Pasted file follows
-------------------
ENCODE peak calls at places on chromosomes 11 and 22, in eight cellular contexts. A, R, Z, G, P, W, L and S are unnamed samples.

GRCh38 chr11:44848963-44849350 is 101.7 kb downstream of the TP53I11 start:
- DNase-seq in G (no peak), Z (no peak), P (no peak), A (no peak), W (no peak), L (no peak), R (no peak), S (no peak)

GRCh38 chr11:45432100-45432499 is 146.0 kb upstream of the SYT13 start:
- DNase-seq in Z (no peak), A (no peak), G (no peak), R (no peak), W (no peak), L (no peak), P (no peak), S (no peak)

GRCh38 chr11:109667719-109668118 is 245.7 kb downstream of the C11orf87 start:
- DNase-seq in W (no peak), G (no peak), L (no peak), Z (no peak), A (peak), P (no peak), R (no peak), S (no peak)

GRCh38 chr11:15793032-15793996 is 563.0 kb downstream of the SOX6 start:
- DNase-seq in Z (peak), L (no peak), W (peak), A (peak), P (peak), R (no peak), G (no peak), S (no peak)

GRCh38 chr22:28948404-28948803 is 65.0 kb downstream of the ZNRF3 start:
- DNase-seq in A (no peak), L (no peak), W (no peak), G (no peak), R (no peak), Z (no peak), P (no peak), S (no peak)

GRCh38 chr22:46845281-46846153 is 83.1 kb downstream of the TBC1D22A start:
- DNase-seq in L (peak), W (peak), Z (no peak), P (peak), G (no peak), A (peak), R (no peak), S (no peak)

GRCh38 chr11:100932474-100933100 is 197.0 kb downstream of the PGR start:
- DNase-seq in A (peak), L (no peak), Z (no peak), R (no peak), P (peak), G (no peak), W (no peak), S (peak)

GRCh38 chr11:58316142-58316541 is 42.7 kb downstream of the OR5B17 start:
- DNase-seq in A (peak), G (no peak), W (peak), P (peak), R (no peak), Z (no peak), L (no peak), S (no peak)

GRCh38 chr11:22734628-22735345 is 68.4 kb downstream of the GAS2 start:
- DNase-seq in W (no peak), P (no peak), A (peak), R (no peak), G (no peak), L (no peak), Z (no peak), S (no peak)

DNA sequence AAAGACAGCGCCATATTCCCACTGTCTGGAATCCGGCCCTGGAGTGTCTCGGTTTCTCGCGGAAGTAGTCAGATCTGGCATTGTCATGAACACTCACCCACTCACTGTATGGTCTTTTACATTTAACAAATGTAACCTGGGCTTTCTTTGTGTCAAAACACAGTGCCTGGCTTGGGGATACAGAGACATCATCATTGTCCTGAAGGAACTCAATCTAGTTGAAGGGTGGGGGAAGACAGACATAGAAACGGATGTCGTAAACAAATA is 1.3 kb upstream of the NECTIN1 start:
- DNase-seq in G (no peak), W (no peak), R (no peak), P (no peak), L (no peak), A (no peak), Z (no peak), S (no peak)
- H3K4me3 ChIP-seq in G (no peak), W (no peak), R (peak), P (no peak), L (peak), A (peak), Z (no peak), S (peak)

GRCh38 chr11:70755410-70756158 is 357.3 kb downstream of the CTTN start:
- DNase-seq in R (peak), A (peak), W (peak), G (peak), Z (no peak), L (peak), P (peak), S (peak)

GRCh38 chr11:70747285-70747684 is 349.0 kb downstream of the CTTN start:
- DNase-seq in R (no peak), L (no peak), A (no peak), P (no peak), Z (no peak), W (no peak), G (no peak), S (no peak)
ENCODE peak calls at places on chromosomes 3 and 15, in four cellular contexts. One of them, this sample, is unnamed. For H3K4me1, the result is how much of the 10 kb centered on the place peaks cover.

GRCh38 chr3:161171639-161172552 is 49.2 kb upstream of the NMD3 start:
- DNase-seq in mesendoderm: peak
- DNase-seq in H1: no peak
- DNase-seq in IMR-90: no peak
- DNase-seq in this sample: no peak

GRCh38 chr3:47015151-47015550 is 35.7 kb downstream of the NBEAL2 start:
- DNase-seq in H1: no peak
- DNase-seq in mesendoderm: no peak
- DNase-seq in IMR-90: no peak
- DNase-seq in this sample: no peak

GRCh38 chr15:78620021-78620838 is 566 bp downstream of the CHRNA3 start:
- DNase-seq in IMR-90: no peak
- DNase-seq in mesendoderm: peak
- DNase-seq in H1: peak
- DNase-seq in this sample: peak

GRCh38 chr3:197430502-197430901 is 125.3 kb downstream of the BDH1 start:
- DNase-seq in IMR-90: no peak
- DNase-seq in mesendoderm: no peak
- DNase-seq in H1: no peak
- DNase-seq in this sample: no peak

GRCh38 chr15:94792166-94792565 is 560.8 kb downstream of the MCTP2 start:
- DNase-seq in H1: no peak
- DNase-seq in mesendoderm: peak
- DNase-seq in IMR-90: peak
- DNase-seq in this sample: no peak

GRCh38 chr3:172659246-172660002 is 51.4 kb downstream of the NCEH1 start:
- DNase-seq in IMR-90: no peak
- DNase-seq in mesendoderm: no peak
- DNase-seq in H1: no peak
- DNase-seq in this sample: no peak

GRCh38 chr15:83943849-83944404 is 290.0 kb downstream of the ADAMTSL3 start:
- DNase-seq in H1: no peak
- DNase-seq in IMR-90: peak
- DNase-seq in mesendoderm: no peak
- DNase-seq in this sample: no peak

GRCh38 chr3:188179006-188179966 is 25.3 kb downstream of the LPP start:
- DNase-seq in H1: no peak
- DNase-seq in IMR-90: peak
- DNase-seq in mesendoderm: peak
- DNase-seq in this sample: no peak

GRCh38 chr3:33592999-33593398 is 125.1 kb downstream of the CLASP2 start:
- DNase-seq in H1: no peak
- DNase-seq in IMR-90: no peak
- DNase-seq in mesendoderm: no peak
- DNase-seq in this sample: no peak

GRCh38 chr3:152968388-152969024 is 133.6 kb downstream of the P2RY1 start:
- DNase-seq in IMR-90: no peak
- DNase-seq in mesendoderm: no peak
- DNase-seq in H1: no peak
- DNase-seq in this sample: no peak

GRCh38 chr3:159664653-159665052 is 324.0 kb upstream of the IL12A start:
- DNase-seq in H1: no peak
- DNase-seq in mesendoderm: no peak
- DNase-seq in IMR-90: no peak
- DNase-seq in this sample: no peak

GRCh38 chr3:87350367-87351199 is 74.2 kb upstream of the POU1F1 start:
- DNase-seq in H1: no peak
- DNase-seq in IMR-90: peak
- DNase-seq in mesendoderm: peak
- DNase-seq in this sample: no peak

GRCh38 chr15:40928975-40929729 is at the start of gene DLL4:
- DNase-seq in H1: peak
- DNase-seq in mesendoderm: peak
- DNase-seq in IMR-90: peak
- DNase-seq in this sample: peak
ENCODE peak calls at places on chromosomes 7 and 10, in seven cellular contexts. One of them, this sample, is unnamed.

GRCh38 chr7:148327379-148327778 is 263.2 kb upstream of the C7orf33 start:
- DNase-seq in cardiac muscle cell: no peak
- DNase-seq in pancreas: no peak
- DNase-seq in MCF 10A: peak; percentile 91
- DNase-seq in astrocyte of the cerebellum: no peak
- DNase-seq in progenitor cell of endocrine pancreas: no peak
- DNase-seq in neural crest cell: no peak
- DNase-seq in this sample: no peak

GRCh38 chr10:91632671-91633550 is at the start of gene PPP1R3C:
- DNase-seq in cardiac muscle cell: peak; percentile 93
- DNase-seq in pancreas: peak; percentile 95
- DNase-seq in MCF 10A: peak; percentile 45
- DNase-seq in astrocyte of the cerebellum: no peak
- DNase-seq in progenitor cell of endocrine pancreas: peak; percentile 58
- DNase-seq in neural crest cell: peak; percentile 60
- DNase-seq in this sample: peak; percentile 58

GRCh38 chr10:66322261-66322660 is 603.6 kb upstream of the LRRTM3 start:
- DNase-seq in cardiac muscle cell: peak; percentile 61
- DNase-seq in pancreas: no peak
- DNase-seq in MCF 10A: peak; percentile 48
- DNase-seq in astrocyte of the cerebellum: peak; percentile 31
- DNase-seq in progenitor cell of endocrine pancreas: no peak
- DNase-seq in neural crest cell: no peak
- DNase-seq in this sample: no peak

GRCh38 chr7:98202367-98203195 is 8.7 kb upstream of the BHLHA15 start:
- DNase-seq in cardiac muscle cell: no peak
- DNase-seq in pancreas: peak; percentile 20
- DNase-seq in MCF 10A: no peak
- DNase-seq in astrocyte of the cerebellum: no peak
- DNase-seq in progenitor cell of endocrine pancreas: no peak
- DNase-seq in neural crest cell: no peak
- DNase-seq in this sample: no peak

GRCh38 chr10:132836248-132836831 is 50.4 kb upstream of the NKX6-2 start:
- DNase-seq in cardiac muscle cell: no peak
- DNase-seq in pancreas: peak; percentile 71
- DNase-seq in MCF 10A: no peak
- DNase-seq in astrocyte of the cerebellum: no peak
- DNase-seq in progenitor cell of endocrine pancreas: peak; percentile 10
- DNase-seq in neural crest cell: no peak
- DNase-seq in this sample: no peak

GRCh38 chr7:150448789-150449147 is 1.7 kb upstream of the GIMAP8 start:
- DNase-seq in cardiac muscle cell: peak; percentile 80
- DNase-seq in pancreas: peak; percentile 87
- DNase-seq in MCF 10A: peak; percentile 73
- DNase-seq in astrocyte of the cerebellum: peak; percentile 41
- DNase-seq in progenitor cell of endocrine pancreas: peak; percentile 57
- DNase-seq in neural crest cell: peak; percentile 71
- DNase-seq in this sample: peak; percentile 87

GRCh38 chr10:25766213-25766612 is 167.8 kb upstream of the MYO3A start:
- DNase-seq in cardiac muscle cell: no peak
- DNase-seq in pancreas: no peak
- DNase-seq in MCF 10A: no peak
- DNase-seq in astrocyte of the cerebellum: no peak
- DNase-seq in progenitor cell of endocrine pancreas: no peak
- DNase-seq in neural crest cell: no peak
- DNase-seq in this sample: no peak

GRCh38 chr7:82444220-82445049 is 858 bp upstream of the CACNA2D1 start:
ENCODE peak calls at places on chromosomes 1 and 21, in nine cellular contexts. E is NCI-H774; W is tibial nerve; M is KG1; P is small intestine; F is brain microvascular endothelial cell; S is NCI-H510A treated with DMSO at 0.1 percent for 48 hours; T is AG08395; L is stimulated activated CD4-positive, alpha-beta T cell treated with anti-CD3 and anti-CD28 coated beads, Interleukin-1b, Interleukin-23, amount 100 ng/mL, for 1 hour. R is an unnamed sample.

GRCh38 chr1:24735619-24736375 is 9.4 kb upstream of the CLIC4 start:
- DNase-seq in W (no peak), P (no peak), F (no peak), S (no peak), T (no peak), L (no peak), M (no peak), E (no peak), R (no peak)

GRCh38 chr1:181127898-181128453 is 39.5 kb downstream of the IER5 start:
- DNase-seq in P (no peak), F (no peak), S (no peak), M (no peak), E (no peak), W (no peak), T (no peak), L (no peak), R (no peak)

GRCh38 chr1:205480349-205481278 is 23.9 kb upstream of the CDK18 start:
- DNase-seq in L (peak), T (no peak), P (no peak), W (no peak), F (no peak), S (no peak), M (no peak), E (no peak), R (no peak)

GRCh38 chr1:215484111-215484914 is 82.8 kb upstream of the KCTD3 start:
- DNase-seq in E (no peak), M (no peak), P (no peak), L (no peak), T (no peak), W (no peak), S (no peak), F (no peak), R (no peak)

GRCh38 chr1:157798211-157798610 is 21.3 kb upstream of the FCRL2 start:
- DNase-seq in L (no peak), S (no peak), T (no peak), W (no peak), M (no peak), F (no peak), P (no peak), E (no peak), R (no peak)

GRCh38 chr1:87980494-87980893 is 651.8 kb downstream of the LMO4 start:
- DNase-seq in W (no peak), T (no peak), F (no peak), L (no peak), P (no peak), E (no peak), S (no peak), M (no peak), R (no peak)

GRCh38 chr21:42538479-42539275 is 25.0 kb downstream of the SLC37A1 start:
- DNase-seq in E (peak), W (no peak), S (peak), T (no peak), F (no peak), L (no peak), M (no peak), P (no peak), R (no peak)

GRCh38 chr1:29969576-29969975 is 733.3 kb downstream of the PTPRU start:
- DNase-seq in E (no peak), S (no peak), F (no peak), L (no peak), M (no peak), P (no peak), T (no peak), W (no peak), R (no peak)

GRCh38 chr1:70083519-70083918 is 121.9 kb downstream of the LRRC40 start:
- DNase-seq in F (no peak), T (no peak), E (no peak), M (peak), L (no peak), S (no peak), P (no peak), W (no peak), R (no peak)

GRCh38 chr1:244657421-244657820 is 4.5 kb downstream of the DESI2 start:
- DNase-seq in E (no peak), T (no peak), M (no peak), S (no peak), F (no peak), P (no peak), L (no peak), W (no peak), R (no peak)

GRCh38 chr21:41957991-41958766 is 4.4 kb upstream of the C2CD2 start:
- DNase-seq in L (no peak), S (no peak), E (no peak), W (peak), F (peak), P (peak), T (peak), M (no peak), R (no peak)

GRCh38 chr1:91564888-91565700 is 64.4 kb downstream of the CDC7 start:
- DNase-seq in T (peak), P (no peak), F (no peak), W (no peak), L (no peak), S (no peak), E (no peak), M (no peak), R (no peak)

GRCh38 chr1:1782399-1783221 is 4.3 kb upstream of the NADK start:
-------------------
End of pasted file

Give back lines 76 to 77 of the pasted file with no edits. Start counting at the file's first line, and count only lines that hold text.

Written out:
- DNase-seq in H1: no peak
- DNase-seq in this sample: no peak